Rockwell Collins Fights Back At Garmin With Fusion EDS

Feb 28, 2012

 

By Graham Warwick 
Rockwell Collins has secured an unidentified launch customer for a lower-cost version of its Pro Line Fusion integrated avionics system, aimed at light and medium-sized business aircraft.

The deal to supply the Fusion Embedded Display System (EDS) cockpit was won in “head-to-head” competition against Garmin, says Kent Statler, executive vice president and chief operating officer for commercial systems.

Garmin has made recent inroads into the business-aircraft cockpit market previously dominated by Rockwell Collins and Honeywell, its G5000 integrated avionics system being selected for Cessna’s Citation Ten and Bell Helicopter’s newly launched 525 Relentess.

Pro Line Fusion is under development to equip a range of larger business jets, and is being certified this year on Bombardier’s long-range Global 5000 and 6000 and Gulfstream’s super midsize G280.

“We have taken the Fusion software and made it fit into light jets, rotary wing, and even Defense Department rotary-wing,” says Statler. “And we will be at or below the price point of Garmin.”

Where Fusion has a cabinet-based architecture providing the redundancy required for large jets, Fusion EDS repackages the processing hardware and software into “smart” touchscreen displays.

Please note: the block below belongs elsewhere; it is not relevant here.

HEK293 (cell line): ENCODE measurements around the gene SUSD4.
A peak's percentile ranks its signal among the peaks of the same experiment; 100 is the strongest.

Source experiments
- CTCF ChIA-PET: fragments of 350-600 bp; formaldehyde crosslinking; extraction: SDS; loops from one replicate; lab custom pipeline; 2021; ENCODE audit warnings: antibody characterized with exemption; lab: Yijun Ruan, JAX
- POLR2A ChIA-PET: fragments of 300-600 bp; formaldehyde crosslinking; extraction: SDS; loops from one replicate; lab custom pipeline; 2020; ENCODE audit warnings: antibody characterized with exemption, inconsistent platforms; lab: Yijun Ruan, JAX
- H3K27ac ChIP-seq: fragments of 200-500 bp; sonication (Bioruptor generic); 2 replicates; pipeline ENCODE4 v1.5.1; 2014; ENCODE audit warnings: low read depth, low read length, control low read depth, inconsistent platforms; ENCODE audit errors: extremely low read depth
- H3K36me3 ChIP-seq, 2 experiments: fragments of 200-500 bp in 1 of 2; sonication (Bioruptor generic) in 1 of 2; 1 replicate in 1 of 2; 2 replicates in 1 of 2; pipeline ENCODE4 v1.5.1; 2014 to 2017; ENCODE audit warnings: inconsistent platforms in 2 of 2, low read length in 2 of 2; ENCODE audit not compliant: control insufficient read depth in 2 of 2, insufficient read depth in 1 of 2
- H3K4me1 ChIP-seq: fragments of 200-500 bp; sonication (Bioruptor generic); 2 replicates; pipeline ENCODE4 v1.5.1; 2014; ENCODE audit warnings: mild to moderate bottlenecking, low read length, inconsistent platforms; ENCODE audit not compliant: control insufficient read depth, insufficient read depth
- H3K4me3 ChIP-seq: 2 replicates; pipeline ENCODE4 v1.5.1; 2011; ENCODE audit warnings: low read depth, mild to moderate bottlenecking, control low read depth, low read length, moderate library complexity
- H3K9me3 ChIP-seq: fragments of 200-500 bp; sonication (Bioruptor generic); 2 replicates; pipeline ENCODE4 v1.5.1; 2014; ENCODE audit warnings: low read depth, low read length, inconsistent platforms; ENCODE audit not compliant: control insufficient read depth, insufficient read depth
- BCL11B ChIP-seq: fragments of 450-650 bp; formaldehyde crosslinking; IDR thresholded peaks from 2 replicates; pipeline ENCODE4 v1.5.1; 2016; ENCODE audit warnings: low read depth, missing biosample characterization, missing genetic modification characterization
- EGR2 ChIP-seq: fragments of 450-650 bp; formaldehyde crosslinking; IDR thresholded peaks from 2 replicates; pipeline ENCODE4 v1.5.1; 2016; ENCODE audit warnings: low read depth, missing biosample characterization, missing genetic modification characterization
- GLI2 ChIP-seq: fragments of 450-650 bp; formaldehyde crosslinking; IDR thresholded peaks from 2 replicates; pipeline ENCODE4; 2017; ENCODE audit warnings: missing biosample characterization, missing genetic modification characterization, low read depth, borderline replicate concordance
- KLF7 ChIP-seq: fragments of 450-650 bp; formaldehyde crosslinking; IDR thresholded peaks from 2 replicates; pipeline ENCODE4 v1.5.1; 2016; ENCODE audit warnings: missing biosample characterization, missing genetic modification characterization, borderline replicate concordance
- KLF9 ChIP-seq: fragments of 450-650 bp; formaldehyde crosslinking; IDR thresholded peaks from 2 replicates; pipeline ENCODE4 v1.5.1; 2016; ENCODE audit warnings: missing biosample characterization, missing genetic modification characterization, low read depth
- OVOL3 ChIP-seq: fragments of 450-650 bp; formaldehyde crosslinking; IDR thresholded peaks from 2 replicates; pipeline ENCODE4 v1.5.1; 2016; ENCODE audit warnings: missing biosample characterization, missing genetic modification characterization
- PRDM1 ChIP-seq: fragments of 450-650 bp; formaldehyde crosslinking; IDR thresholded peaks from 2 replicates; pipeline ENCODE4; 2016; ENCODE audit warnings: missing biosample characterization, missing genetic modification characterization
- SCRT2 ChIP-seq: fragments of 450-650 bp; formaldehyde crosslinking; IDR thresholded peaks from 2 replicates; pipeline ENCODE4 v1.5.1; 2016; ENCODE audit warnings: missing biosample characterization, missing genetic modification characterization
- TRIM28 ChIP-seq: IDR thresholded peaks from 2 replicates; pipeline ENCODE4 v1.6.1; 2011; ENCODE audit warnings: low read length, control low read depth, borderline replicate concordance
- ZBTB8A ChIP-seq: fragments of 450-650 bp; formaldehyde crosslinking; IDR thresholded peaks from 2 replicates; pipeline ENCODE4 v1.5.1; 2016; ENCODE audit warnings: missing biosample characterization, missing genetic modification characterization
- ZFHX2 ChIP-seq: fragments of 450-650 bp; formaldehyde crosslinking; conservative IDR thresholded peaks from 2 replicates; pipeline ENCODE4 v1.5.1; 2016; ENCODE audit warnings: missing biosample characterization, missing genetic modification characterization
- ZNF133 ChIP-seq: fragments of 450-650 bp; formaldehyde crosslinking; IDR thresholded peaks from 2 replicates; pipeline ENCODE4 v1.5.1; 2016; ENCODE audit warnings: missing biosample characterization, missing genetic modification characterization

The synthetic-vision primary flight display developed for Fusion will be an option for Fusion EDS in its first application, says Statler. The company’s HGS-3000 compact head-up display, designed for light and midsized aircraft, will also be an option.

Statler says Rockwell Collins does “not see a lot of clean-sheet business aircraft” emerging from manufacturers over the next five years, but instead expects to see block-point upgrades with new technologies to add capabilities at minimum cost.

The company expects aircraft with Pro Line 21 integrated cockpits to be upgraded with Fusion capabilities and is developing aftermarket products that will enable Fusion EDS touchscreen displays to be integrated with existing avionics.

Statler says there is a lot of interest among manufacturers and operators of light and medium jets in touchscreen primary flight displays as they offer easier-to-assimilate, iPad-like, icon-driven interaction with the avionics.

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